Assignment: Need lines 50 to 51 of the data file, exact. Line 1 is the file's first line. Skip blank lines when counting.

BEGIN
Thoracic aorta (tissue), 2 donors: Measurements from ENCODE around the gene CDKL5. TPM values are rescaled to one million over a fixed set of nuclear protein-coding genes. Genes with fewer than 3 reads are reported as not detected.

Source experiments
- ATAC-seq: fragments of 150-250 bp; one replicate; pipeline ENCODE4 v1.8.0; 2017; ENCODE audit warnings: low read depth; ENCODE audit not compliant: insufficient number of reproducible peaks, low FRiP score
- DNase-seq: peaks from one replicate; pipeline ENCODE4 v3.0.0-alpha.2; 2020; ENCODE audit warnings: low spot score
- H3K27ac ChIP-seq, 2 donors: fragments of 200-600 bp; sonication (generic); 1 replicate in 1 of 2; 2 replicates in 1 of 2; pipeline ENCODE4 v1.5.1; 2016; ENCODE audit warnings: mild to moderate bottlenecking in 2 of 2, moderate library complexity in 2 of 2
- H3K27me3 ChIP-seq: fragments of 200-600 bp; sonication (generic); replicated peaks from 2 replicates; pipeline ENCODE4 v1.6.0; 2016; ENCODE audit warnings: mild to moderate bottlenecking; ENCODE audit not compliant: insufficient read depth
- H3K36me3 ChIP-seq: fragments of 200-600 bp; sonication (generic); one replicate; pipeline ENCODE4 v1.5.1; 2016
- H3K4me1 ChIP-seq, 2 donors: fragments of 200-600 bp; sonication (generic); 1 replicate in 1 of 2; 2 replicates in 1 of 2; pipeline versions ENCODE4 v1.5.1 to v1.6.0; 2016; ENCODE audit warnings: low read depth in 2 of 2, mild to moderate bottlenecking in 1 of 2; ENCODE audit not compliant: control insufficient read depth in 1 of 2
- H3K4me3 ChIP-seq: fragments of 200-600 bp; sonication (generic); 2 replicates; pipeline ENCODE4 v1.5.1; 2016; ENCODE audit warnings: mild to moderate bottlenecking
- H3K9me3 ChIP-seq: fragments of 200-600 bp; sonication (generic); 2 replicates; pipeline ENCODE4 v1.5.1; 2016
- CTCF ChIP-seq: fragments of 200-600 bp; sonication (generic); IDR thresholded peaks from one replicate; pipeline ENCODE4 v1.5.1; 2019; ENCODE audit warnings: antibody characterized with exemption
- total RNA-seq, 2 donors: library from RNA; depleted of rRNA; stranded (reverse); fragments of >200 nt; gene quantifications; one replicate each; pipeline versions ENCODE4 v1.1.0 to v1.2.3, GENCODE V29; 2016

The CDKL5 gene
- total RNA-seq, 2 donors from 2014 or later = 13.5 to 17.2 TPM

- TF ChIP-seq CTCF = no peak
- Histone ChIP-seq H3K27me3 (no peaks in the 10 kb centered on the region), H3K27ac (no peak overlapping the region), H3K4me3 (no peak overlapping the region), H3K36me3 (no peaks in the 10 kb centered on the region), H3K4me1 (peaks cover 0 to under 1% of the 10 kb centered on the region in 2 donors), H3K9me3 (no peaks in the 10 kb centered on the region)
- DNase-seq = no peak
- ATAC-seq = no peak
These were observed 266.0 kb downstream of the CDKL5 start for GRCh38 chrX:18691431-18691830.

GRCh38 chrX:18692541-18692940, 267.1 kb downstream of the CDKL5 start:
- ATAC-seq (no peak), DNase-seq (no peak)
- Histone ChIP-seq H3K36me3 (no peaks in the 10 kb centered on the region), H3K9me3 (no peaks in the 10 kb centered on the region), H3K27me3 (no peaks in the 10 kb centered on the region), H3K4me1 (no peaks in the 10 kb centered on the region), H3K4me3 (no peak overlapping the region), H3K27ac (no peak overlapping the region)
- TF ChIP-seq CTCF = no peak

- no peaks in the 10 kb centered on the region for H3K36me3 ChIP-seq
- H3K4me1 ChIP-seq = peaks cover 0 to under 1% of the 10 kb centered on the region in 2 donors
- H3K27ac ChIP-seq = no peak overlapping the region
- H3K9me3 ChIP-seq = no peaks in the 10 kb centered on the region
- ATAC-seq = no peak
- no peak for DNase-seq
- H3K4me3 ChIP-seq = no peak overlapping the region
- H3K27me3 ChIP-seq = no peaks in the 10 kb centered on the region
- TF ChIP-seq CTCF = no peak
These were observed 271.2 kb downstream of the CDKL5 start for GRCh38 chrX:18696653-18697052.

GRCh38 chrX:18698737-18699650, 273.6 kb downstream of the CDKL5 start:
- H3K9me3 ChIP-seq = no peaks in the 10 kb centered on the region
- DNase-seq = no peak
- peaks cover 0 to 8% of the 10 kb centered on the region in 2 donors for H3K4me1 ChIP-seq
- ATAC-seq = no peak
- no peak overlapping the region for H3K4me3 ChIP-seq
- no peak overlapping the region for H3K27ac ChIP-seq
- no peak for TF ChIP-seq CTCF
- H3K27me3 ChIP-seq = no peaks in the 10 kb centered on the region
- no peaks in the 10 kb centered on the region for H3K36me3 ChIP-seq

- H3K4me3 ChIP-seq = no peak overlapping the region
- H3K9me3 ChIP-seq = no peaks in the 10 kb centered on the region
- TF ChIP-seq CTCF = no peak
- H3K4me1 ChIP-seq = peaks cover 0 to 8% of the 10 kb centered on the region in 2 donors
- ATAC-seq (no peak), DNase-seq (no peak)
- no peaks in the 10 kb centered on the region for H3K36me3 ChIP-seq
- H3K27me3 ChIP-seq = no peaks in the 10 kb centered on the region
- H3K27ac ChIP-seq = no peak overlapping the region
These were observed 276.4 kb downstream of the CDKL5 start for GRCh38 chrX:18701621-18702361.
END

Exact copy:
- H3K27me3 ChIP-seq = no peaks in the 10 kb centered on the region
- H3K27ac ChIP-seq = no peak overlapping the region